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Handheld Games icon Gizmondo Classic Compendium 2

These games combine competition-level AI with beautiful graphics. Each game has 2 different piece sets, 2 different boards and 10 backgrounds. The player has the option of 10 play levels and also 14 different AI player characters to challenge. All games support a player ladder so you can advance your player rating as you defeat these players. If you lose, you drop back down the ladder.

Both the east and west products have multiple language options: English, French, German, Italian, Spanish and American.

These are the games included in Gizmondo Classic Compendium 2:
link to TaiPei link to TaiPei Taipei
Taipei is based on Mah-jong tiles and is part of game mythology. Mah-jong appeared as a game that was reputed to come from the time of Confucius, but actually this is a myth, as the game originated in 1880. However Mah-jong is now well embedded in eastern culture and its beautiful tiles have great appeal. This is the simple and popular tile matching solitaire game based on these tiles.
link to Chinese Checkers link to Chinese Checkers Chinese Checkers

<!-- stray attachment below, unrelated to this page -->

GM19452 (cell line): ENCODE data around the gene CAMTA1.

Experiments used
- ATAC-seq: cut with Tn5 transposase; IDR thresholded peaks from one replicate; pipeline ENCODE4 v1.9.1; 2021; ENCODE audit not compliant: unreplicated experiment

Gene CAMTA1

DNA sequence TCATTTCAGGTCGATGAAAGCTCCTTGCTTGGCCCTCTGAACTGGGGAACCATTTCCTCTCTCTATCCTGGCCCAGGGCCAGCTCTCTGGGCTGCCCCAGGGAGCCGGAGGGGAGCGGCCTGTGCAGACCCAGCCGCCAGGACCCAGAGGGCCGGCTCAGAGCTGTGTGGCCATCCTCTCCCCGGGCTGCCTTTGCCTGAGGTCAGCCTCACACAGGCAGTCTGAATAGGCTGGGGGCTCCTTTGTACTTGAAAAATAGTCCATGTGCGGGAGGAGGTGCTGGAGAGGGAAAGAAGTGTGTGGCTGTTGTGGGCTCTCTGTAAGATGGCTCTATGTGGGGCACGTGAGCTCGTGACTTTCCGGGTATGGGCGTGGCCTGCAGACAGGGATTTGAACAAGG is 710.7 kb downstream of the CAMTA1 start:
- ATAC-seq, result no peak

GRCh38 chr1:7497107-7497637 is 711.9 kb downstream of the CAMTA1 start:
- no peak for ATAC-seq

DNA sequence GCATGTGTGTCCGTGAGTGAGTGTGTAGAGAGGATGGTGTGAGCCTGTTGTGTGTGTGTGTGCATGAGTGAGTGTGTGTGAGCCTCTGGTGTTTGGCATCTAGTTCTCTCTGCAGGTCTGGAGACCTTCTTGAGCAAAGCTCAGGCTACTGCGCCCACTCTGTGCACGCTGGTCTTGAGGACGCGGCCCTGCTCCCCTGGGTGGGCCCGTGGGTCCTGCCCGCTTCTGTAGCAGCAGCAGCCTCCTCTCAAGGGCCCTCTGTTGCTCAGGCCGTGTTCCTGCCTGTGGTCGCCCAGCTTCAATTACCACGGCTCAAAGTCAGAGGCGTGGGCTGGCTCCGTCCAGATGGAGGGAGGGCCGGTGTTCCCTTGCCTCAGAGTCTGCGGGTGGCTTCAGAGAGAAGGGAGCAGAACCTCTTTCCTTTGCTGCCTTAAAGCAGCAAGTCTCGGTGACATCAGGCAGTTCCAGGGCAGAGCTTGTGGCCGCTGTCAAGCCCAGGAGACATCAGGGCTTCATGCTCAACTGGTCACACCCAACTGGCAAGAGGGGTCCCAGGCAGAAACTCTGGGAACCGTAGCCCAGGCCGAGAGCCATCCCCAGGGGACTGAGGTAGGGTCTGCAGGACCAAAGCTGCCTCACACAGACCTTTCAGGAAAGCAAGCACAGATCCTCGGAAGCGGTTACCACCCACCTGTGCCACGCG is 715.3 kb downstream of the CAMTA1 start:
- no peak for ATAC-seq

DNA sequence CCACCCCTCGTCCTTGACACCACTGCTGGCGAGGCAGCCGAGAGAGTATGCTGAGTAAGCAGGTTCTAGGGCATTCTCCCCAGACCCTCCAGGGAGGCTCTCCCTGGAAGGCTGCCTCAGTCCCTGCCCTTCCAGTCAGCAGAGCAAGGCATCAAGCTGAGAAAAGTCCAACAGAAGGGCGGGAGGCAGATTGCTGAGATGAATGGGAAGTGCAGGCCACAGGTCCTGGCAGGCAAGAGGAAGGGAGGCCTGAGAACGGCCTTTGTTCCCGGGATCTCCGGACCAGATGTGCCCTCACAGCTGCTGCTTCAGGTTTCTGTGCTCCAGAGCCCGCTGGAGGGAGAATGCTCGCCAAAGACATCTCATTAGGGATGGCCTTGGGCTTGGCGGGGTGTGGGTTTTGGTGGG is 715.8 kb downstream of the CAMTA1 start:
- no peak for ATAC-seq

Chinese Checkers, despite its name, does not actually derive from the Orient: its roots are from an earlier Victorian game "Halma", created in 1880. The game was moved from the traditional square halma board to a star-shaped board with hexagonal squares, and re-named in the USA in 1928 as Chinese Checkers.
link to Chinese Chess link to Chinese Chess Chinese Chess
Although having some similarity to Shogi and Chess, the roots of Chinese Chess (Xiangqi) are believed to be much older. The popular game seen today appears to be based on the much older game Liubo invented some 3,500 years ago. Through the large number of Chinese players, this is probably the world's most popular board game.
link to Shogi link to Shogi Shogi
Shogi is a board game par excellance - Japan's rival to western Chess, Shogi is actually more popular in Japan than Chess is in the west. This is not surprising as it is a richer, more dynamic game than Chess, with more possibilities and scope for trading material for positional advantage. Its limited popularity outside Japan is probably due to its dependence on kanji characters, which westerners find hard to read. This version also includes a western-style set.
link to Gomoku link to Gomoku Gomoku
Gomoku originated around the Hwang Ho delta in China as early as 2000 BC. This spread to Japan in 7th century BC where Gomoku became established as a game of choice. Gomoku's popularity is fuelled by being playable on a Go (AKA: Wei-chi and Badu) board with Go counters, so also became a popular quick alternative to the longer and harder game of Go.